“When things happen throughout your life, you never lose hope. You battle and pull together, You never know when greatness is around the corner.” – Gary Pinkel

Tiger Tracker: What does 2019 have in store for Mizzou? Maybe a lot….

On this day Monday, August the 26th, 2019 the rain and thunder fell like 1,000 hammers atop Greater Saint Louis. By midday though, the storm had quieted, the clouds departed, and for the slightest of moments the crisp smell of fall filled the air for the first time this year. It’s only fitting that today would also be the day that Starbucks unleashed their Pumpkin Cream Cold Brew (get ready all you basic b’s) – as if I needed any more proof to say this: Football is back.

Now, sure, technically speaking Week 0 of the college football season is already behind us. But this weekend will mark the first full slate of college football matchups, and I couldn’t be any more excited. There will be plenty of fun and games to follow in the months ahead in the world on major college football, but this season promises to be the most interesting in at least a handful of years for my Missouri Tigers. The 2019 season has the potential to be the most successful in Barry Odom’s short career as Head Coach. It could be a season held up as a shining star to bolster recruiting across the state and the region. Or, at least for fans, it could be the season that was for not. One stashed away and forgotten like some rotted tennis shoes in the back of your closet. It could be the year that could have been for Missouri fans, depending on what a handful of people in Indianapolis have to say.

The sanctions

It’s the elephant in the room. The NCAA Committee on Infractions levied Missouri with sanctions – including a postseason ban –  after it had found that Mizzou committed academic misconduct once a tutor revealed that she had completed coursework for 12 student athletes, including former members of the football team. Missouri has appealed the NCAA’s decision and submitted its case before the Committee on Infractions, but as it stands at this very moment, they will not be eligible for the postseason. That means no bowl game. No SEC Championship game. And, even if this were that special year where it may happen, no College Football Playoff for the Tigers. There is basically no precedence for a scenario like this, so the NCAA could take weeks or even months before it makes its final decision on Missouri’s sanctions. (At the time of writing, it had been approximately four weeks since Missouri attended its official Appeals Committee hearing in Indianapolis.)

The schedule

That’s all to say that it’s….kind of a bummer that Mizzou got placed in this situation this year. That may sound obvious, but when you look at the schedule for the Tigers in 2019, it shakes out in Mizzou’s favor to compete in Atlanta for the SEC title for the first time since 2014. Barry Odom has increased his win total every year since taking reigns from Gary Pinkel following the 2015 season. This is a feat that Missouri fans tend to easily forget. (I certainly do.) But in 2019, Barry and the Boys have a chance to really do some damage.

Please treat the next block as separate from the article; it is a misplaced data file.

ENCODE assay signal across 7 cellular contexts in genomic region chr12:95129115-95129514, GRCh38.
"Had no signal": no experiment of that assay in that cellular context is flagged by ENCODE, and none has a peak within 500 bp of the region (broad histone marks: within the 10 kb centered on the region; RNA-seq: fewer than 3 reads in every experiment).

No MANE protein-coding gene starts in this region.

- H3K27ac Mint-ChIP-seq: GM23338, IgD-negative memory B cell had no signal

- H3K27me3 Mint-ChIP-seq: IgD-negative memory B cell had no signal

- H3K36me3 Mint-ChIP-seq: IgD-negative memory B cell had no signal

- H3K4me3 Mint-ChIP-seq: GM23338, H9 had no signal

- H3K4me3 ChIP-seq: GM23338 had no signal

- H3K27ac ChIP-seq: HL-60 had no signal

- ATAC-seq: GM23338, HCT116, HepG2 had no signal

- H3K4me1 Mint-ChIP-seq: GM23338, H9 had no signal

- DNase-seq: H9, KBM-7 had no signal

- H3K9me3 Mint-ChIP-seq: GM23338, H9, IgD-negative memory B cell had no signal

Mizzou kicks off 2019 in Laramie against a Wyoming team that returns a defense which was in the top third of NCAA Division-I teams in 2018, but are no world beaters by any means. Mizzou is a consensus 17-point favorite, and should be able to take care of business in the mountains. In the weeks following, Mizzou will face a West Virginia team that has lost the bulk of its starters from 2018 and rolls out a first year head coach, FCS opponent SEMO, and a South Carolina team that isn’t a push-around by any means, but isn’t as talented as previous editions. (Also – in 2019 South Carolina will play Alabama, Mizzou, Georgia, Florida, Texas A&M and Clemson…..can you say ‘yikes’?) A bye week will proceed another FCS opponent in Troy, followed by an Ole Miss team that has been rather disappointing under Head Coach Matt Luke, and then road dates with Vanderbilt and Kentucky before a second bye week.

If Missouri stays focussed, finishes drives, takes care of the ball and can create just a little bit of havoc on defense, it isn’t crazy to think that they may be 7-1 or even 8-0 heading into November 9th, when they will head down on the plains to face SEC East favorite Georgia for what may be the defining matchup of the season. No doubt it will be a compelling couple of months for Mizzou fans, but the optimism is clouded by the possibility of having nothing to play for if the postseason ban and other sanctions stand.

The reality

While the NCAA ponders its decision, in just a few short days we will be playing some football games that count. Regardless of what the latest word on Missouri’s sanctions are, it won’t matter at approximately 6:30 on Saturday night. It might sound cliche, but it does appear that Coach Odom and his staff have encouraged their players to block out the noise in the mass media and focus on the task in front of them. Last spring, numerous Missouri upperclassmen, including Clemson graduate transfer quarterback Kelly Bryant, had the opportunity to transfer out of the program and to a school which would have something to play for in 2019. Zero of them did so.